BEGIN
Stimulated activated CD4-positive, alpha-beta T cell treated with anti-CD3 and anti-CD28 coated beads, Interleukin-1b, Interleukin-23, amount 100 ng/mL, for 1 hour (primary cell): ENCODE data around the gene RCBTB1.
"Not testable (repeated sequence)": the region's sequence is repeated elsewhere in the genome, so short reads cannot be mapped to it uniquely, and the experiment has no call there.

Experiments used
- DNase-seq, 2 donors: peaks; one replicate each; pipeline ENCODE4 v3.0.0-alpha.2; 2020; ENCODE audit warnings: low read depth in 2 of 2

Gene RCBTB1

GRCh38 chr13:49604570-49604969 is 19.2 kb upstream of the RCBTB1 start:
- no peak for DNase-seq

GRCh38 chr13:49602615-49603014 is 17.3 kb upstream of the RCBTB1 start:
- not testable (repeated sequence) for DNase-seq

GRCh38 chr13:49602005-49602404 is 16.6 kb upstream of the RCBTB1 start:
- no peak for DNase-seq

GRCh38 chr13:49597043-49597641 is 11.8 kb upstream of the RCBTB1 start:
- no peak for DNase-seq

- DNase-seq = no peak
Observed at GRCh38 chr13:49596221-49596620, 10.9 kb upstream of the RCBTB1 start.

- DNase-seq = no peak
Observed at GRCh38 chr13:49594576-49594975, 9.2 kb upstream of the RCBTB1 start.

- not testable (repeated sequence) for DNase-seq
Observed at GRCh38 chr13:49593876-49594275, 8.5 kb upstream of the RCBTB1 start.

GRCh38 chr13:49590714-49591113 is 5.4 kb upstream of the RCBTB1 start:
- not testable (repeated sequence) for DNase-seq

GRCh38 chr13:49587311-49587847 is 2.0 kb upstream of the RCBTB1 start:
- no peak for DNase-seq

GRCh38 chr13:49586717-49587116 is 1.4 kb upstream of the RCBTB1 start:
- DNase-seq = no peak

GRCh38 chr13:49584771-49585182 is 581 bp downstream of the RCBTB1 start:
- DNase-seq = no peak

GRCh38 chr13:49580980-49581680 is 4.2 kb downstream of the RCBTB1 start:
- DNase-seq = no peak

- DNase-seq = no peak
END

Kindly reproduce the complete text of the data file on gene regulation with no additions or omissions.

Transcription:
Stimulated activated CD4-positive, alpha-beta T cell treated with anti-CD3 and anti-CD28 coated beads, Interleukin-1b, Interleukin-23, amount 100 ng/mL, for 1 hour (primary cell): ENCODE data around the gene RCBTB1.
"Not testable (repeated sequence)": the region's sequence is repeated elsewhere in the genome, so short reads cannot be mapped to it uniquely, and the experiment has no call there.

Experiments used
- DNase-seq, 2 donors: peaks; one replicate each; pipeline ENCODE4 v3.0.0-alpha.2; 2020; ENCODE audit warnings: low read depth in 2 of 2

Gene RCBTB1

GRCh38 chr13:49604570-49604969 is 19.2 kb upstream of the RCBTB1 start:
- no peak for DNase-seq

GRCh38 chr13:49602615-49603014 is 17.3 kb upstream of the RCBTB1 start:
- not testable (repeated sequence) for DNase-seq

GRCh38 chr13:49602005-49602404 is 16.6 kb upstream of the RCBTB1 start:
- no peak for DNase-seq

GRCh38 chr13:49597043-49597641 is 11.8 kb upstream of the RCBTB1 start:
- no peak for DNase-seq

- DNase-seq = no peak
Observed at GRCh38 chr13:49596221-49596620, 10.9 kb upstream of the RCBTB1 start.

- DNase-seq = no peak
Observed at GRCh38 chr13:49594576-49594975, 9.2 kb upstream of the RCBTB1 start.

- not testable (repeated sequence) for DNase-seq
Observed at GRCh38 chr13:49593876-49594275, 8.5 kb upstream of the RCBTB1 start.

GRCh38 chr13:49590714-49591113 is 5.4 kb upstream of the RCBTB1 start:
- not testable (repeated sequence) for DNase-seq

GRCh38 chr13:49587311-49587847 is 2.0 kb upstream of the RCBTB1 start:
- no peak for DNase-seq

GRCh38 chr13:49586717-49587116 is 1.4 kb upstream of the RCBTB1 start:
- DNase-seq = no peak

GRCh38 chr13:49584771-49585182 is 581 bp downstream of the RCBTB1 start:
- DNase-seq = no peak

GRCh38 chr13:49580980-49581680 is 4.2 kb downstream of the RCBTB1 start:
- DNase-seq = no peak

- DNase-seq = no peak